Loan Officer Compensation Rules Finalized

by devteam January 19th, 2013 | Share

The fourth and last of the final regulationsrncoming from the Consumer Financial Protection Bureau under the Dodd-Frank WallrnStreet Reform and Financial Protection Act was released Friday afternoon.  This rule addresses the causes of what CFPBrnDirector Richard Cordray said was one of the reasons for the collapse of thernmortgage industry, the steering of consumers to high-priced loans.</p

It was common for at least a portion ofrnthe compensation paid to loan officers and mortgage originators to be tied torntheir success in writing specific types of loans.  These loans were usually those that were mostrnprofitable for the lenders and thus more expensive for the borrowers.  Thus the loan officers were being compensatedrnfor steering consumers toward the loans that were probably the most costly andrnpossibly the least suitable for them.</p

After the collapse the Federal Reserverntook steps to change the model under which loan officers, originators, andrnbrokers were compensated.  RichardrnCordray, Director of CFPB, said that the rules released today, mandated by thernDodd Frank Wall Street Reform and Consumer Protection Act build on thoserndeveloped by the Fed.</p

“Before the financial crisis,”rnCordray said, “many mortgage borrowers were steered towards risky and high-costrnloans because it meant more money for the loan originator.  These rules will hold loan originators morernaccountable by banning the incentives that led so many of them to directrnconsumers toward disaster.”</p

The rule has undergone severalrniterations and periods of public comment. rnOne notable change in the final rule from the most recent versionrnreleased last August is that originators are no longer required to provide arnconsumer with a no-fee or flat loan quote when they quote a loan withrnfees.  This was intended to givernconsumers a concrete way to compare the cost advantages or disadvantages ofrnpaying upfront fees or costs.  Cordrayrnsaid numerous public comments convinced CFPB that the flat price example wouldrnmerely be confusing to consumers.</p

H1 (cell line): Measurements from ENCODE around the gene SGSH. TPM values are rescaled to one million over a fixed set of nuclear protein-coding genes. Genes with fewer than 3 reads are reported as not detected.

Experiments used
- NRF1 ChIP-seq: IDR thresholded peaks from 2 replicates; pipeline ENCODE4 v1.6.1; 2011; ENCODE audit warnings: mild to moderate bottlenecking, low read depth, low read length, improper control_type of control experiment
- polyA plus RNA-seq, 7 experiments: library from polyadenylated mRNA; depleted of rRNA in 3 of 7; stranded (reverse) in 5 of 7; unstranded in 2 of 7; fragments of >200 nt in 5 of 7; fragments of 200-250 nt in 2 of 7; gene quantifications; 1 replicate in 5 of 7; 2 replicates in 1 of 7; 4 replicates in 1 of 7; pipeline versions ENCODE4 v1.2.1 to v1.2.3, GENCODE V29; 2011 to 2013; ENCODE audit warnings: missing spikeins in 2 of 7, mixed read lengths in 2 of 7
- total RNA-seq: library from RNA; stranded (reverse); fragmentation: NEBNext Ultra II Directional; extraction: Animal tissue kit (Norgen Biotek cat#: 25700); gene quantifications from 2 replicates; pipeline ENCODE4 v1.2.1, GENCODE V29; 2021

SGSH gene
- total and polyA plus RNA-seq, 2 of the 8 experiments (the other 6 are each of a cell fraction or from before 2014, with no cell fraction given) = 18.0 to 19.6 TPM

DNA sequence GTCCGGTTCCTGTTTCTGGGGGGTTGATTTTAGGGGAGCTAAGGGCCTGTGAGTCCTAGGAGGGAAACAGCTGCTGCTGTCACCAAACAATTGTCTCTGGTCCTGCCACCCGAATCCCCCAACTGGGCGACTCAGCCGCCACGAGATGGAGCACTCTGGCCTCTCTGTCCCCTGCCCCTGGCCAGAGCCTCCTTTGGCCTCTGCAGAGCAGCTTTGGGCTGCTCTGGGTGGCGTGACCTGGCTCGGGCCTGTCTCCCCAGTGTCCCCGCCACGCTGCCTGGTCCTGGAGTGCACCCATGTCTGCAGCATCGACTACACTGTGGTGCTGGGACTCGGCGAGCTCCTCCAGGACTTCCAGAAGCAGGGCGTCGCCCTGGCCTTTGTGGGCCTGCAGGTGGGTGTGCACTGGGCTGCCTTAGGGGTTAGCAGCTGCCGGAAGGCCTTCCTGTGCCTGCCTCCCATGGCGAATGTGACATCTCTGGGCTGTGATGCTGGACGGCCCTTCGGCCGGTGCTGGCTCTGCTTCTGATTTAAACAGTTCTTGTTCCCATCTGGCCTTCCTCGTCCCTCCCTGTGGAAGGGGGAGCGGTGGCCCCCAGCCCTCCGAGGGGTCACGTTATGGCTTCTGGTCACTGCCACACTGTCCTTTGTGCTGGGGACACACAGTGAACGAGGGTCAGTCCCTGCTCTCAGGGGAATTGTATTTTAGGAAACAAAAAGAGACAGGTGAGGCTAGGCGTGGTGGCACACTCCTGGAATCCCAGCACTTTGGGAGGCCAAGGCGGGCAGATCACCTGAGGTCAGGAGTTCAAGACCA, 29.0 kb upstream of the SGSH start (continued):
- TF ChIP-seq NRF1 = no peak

The new rule prohibits steeringrnincentives.  A loan officer or brokerrncannot be paid more if the consumer takes a loan with a higher interest rate, arnprepayment penalty, or higher fees.  Norrncan the LO be paid for convincing the consumer to buy additional services fromrnthe lender, broker, or an affiliate such as title insurance or mortgage liferninsurance.  The loan officer or broker can be compensated by way of otherrnmodels such as on the number or size of loans or the aggregate dollar volume ofrnloans written within a stated time period. rn</p

The rule also prohibits the loanrnofficer or broker from being paid by both the consumer and another person suchrnas the creditor, i.e. dual compensation. rnCFPB said that in the run-up to the mortgage crisis consumers oftenrnincorrectly assumed that because they were paying their loan originators they werernlooking out for the consumer’s interest.  However, the Final Rule issued today includes an exception to allow mortgage brokers to pay their employees or contractors commissions, although the commissions cannot be based on the terms of loans they originate”</p